Patrick Quigley II (10th grade)

The first week on the mission trip was totally shocking. I was full of shock as soon as I stepped out of the airport. We arrived in Kolkata and the place was full of trash. There are no trash restrictions in India, so everyone just throws their garbage all on the ground. The air was thick with dust and it was a busy city. I was totally shocked at their way of living. The streets were full of taxies, cars, and buses that had no idea of traffic laws. Everyone just drove like they wanted to die, or was about to.

Once we got to the island, I started getting stressed. There was so much to do and it seemed like there was so little time. First we had to set up our living quarters. We pitched our tent and threw everything in we started preparing for that night’s meetings. The sermons were so confusing, so we edited them so it made perfect sense. Then we practiced with our translators and headed to over to the meetings. By this time I was really nervous, but all I could do was pray.

Once it got to 5:00, my nerves settled. The kids all ran up me and I got a lot of flowers from them. Everyone was so nice and they all smiled at me and talked with me, asking about my life and who I was. It was so reassuring to know they wanted me there and they were ready to learn about Jesus. The meeting started and everything went smoothly. The adults were very alert and they all listened carefully to the sermon. The children loved my stories and it was really the best time of my life. I can’t wait till I get to go again.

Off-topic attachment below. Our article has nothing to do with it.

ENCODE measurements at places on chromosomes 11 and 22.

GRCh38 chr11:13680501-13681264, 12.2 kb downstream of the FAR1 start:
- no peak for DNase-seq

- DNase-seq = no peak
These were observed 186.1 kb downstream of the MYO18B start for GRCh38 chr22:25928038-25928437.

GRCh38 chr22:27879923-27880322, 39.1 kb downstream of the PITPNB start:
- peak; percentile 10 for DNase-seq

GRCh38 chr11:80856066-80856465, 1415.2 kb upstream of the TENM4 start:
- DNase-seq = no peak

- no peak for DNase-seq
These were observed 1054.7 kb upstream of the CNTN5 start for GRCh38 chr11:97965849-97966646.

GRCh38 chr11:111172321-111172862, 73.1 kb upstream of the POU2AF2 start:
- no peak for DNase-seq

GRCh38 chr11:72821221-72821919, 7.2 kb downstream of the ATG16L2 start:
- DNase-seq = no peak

Ryan Haakenson (9th grade)

This year I went back to the village I preached in two years ago (when I was in 7th grade) on the island of ‘G’ Plot.  As I arrived, the translator pointed to a home and said that “believers” lived there.  Then he pointed out another home of “believers” and another.  The area around my former preaching site was surrounded with homes of believers as a result of my preaching two years before.

Soon a small crowd of children and adults gathered around me.  They were all happy to see me.  One of the women wanted to keep me there.  Another person said I was a hero in their village.  Why was I considered a hero?  Because I brought the message of Jesus to them.

Stories from Sunnydale Adventist Academy’s newsletter